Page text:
In what world does one throw eggs at grateful robots? In the virtual world of the HTC Vive, a 360 degree room-size virtual reality experience created by Steam and HTC that is now offering demos on the Duke campus from November 9 – 13. There is a noticeable buzz about Vive throughout campus.

I stepped in to the atrium of Fitzpatrick CIEMAS expecting a straightforward demonstration of how to pick up objects and look around in virtual reality. Instead, I found myself standing on the bow of a realistic ship, face to face with a full-size blue whale.

A Tiltbrush drawing I created with HTC Vive during my internship at Google. (Tiltbrush was acquired by Google/Alphabet).

A Tiltbrush drawing I created with HTC Vive during my internship at Google. (Tiltbrush was acquired by Google/Alphabet).

Peering over the side of the shipwreck into a deep ravine, I seriously pondered what would happen if I jumped over the railing –even though both my feet were planted firmly on the ground of CIEMAS.

Armentrout observed that the Vive differentiates itself from other VR devices like Oculus by allowing a full range of motion of the head: “I could actually bend down and look at the floorboards of the ship.”

In Valve’s Aperture Science demo, based on their game Portal, I attempted to repair a broken robot so real it was terrifying. I was nearly blown to bits by my robot overseer when I failed at my task. In total, I progressed through four modules, including the shipwreck, robot repair, a cooking lesson, and Tiltbrush, a three-dimensional drawing experience.

Game developers naturally are pursuing in virtual reality, but technologies like HTC Vive have implications far beyond the gaming realm. One of the applications of the Vive, explained one of the Vive representatives, could be virtual surgeries in medical schools. Medical schools could conserve cadavers by assigning medical students to learn operations on virtual bodies instead of human bodies. The virtual bodies would ideally provide the same experience as the operating room itself, revolutionizing the teaching of hands-on surgical skills.

Gade brainstormed further potential applications, such as using robots controlled by virtual reality to navigate search-and-rescue situations after a crisis, reducing danger to rescue crews.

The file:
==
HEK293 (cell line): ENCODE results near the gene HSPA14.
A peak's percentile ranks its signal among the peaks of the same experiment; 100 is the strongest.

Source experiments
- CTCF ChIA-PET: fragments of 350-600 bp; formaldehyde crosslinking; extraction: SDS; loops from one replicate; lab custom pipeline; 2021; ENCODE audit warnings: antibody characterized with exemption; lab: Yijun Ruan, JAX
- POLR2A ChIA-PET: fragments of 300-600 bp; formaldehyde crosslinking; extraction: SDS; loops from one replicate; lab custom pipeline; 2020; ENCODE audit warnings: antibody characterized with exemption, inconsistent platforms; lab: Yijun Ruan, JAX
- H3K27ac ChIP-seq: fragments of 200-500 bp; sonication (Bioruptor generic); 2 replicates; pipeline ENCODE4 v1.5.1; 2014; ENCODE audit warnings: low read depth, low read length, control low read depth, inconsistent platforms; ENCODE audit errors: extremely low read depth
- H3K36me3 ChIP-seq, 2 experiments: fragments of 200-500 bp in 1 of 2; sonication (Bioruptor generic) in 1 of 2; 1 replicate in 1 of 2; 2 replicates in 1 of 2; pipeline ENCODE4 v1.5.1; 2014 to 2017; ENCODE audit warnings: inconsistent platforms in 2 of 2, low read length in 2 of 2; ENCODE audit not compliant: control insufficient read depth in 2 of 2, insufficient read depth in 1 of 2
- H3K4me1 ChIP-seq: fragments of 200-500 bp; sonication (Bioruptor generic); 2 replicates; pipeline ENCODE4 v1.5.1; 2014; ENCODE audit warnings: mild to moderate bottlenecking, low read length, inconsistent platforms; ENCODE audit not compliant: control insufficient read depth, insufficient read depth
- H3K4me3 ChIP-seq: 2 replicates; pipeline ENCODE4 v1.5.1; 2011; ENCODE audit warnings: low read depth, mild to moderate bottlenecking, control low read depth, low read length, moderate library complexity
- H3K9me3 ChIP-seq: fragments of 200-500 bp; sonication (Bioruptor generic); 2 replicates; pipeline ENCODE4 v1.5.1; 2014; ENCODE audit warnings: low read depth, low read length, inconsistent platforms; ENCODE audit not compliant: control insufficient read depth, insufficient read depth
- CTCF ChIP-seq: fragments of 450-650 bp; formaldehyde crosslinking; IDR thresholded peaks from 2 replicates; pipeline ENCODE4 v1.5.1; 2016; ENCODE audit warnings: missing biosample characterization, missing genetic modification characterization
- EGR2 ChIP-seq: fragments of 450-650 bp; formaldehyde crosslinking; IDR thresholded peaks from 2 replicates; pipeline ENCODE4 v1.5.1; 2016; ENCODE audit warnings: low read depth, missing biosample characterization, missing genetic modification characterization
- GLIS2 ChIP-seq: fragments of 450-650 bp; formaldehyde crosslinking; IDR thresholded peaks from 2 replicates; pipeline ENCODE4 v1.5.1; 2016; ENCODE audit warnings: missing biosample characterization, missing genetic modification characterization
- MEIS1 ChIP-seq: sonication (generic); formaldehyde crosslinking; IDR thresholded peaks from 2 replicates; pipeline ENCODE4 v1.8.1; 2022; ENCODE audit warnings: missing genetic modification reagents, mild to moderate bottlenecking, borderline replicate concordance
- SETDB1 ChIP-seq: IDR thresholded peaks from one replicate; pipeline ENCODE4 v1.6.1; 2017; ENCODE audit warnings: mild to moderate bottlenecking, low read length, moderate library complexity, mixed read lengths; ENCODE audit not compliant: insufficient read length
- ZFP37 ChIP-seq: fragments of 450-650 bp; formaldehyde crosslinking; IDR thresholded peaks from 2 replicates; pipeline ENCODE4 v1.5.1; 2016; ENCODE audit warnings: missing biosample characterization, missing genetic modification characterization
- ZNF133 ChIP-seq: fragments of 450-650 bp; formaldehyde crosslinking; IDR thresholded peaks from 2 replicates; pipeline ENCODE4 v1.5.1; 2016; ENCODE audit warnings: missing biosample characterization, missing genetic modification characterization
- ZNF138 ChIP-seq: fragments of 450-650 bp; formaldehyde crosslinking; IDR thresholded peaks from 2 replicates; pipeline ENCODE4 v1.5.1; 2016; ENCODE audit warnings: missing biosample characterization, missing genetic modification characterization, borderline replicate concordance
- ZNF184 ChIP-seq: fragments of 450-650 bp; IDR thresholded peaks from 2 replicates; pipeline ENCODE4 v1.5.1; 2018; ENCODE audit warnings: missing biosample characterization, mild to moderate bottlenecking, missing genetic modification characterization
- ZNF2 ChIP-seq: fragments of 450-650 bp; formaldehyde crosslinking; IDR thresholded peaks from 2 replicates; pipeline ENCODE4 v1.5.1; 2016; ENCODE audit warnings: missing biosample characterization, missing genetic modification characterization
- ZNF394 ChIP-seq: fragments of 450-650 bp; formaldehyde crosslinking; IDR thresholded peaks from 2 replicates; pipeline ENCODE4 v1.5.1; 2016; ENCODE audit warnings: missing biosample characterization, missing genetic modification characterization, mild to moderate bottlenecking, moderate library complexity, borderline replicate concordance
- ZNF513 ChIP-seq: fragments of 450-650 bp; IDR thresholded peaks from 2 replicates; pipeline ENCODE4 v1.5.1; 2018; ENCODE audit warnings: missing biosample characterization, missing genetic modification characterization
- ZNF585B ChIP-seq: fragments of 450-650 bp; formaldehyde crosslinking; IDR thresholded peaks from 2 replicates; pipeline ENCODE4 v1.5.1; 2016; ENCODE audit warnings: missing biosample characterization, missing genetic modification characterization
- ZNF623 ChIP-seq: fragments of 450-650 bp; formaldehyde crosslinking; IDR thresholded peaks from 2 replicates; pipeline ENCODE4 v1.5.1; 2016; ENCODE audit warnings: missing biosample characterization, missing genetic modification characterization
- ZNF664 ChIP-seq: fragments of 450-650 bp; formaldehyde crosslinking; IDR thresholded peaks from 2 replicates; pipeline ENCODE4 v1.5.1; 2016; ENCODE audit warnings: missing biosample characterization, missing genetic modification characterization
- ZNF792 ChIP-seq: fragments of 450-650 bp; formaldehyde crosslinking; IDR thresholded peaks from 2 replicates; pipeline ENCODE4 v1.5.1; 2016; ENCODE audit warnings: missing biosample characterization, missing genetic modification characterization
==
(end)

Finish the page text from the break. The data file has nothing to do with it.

The first time I tried the HTC Vive was not at Duke; it was at a Tiltbrush art show in San Francisco.

HTC Vive Tiltbrush masterpiece displayed at the San Francisco Tiltbrush art show

HTC Vive Tiltbrush masterpiece displayed at the San Francisco Tiltbrush art show

On the stage, an artist was moving her limbs in grand arcs as she painted the leaves of trees and brushing the ground to create a sparkling river. A large screen projected her virtual 3-D masterpiece for the audience.

Gilded frames on stands emphasized the interactive Vive devices, each of which housed a Tiltbrush masterpiece created by a local artist trained in the technique. Well-dressed attendees marvelled at seemingly invisible waterfalls and starry skies in the virtual reality paintings. Clearly, the Vive, by opening another dimension of artistic creation, is changing our notions of space and pushing the bounds of creativity.

12188016_10204922617616904_5669989382191630573_oBy Olivia Zhu Olivia_Zhu_100

From Neutrinos to Nuclear Deals: Congressman Bill Foster

Hon. Bill Foster of the 11th District of Illinois is the only member of Congress to hold a Ph.D. in science. On November 5th, Congressman Foster visited Duke’s Initiative for Science and Society to discuss his unconventional path to politics and his consequent unique perspective. He lightheartedly delivered what he called a “recruiting speech” to a room full of scientists, hoping to persuade students with scientific background to become involved in public policy.